Discussion in the blogosphere
The questions swirling around ebooks—and the lack of data available to answer those questions—have fueled widespread commentary in the blogosphere.
“The reluctance of most big publishers to make ebooks available through library lending is a topic of widespread attention and concern,” wrote Mike Shatzkin, a blogger at The Idea Logical Company (www.idealog.com/blog), on March 27.
“What really rang true [after the Random House decision] was the fear that the consumers in an emerging ebook ecosystem would ‘learn’ that getting ‘free’ ebooks from libraries was just as easy as getting ebooks from retailers and paying for them,” Shatzkin said. “Given that all this requires is pointing your web browser in a different direction, it looked to many of the publishers like a really poor bet to enable ebook lending by libraries. Sales of ebooks to libraries isn’t a huge market, so the upside is limited. And with many ebook retailers struggling to gain traction in an Amazon-dominated marketplace, the consequences of even a small loss in sales could knock players out of the game.”
Amazon’s Kindle is in competition with other makers of ebooks, including Apple with its iPad, Barnes & Noble (the Nook), Kobo, and Sony (the Sony Reader). And there’s a lot at stake: Sales of adult ebook titles rose 49.4% between January 2011 and January 2012 ($66.6 million versus $99.5 million), while ebook sales in the children and young adult segment shot up 475% ($3.9 million versus $22.6 million).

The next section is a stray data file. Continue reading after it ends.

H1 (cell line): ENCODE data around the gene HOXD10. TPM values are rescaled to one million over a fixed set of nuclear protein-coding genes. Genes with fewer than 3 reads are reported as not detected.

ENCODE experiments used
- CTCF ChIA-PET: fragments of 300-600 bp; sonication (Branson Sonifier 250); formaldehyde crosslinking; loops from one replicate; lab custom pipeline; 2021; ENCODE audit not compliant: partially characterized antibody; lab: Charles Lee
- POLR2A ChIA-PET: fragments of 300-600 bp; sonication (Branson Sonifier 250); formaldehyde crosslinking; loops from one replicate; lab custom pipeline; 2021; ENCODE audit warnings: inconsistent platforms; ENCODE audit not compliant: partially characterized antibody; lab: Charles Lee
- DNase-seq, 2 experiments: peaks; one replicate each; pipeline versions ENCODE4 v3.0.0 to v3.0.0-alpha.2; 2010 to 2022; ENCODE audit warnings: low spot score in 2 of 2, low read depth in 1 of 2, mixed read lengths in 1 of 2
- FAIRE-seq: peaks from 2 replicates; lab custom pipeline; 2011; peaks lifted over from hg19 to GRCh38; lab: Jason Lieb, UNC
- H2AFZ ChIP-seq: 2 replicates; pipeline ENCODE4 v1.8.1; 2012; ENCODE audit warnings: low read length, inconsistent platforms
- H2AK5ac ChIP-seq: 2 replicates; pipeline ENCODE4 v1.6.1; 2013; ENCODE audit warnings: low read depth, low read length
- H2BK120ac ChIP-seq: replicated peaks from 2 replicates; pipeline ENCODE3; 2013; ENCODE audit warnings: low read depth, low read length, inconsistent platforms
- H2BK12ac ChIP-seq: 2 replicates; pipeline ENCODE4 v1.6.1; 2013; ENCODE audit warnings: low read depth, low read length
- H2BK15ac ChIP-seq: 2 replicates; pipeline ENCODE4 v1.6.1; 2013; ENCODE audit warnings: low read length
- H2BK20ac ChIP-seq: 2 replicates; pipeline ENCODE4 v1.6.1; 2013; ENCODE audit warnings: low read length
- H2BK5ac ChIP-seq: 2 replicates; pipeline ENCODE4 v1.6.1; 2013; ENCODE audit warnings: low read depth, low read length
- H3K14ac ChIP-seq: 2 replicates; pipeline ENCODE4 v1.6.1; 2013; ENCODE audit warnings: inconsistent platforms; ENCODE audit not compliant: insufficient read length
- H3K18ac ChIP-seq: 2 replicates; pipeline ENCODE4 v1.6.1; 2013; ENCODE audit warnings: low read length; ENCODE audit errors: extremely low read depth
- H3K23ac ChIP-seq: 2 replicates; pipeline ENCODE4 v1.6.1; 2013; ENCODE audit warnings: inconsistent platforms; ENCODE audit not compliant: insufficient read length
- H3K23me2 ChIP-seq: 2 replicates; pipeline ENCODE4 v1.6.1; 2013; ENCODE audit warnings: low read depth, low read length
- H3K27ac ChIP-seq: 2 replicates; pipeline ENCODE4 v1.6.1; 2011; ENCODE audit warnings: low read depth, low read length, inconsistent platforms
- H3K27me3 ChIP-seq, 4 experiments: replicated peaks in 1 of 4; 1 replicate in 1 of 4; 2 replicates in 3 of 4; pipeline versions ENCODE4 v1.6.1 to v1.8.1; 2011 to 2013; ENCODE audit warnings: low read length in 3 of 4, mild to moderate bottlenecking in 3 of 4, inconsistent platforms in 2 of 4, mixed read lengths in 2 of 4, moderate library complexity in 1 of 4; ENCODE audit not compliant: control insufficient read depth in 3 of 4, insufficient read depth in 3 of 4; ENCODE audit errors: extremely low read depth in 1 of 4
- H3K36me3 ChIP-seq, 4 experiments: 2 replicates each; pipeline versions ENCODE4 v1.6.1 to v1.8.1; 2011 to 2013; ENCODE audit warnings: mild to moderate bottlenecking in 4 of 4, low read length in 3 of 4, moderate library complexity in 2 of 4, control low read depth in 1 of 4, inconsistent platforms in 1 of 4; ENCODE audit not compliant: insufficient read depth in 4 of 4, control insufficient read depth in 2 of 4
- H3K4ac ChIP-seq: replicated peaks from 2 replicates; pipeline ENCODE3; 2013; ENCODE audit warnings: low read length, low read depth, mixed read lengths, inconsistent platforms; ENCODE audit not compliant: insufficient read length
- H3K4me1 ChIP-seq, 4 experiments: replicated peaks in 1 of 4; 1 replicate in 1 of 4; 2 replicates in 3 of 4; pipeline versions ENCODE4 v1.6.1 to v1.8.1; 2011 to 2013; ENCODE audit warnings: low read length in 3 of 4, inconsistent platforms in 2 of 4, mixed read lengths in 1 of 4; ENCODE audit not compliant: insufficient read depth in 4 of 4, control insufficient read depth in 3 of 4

Again, the lack of data in a field that is developing at warp speed means that “publishers are implementing policies that they know will result in their revenue being reduced immediately in order to develop what they believe will be a stronger and more diversified distribution network for ebooks in the long run,” Shatzkin said.
One possibility: Make ebooks available through libraries after the titles have started on a downward sales trajectory at retail. “Yes, this is windowing,” Shatzkin said. “If publishers did it on their big ebook titles, they’d be doing exactly what Hollywood is doing with DVDs of major movies, which are also withheld from library distribution until the theatrical and early DVD revenues have been harvested.”
In sum, no one is quite sure where the ebook–library relationship is going. Is this a marriage that’s breaking up or an engagement that’s just going through a rough period? Time will tell, and more data will certainly help.
Meanwhile, it’s worth recalling that in 1992—ancient times, in this context—Sony launched the Data Discman, an electronic book reader that could read ebooks stored on CD-ROM. One of those ebooks was a collection of titles called The Library of the Future.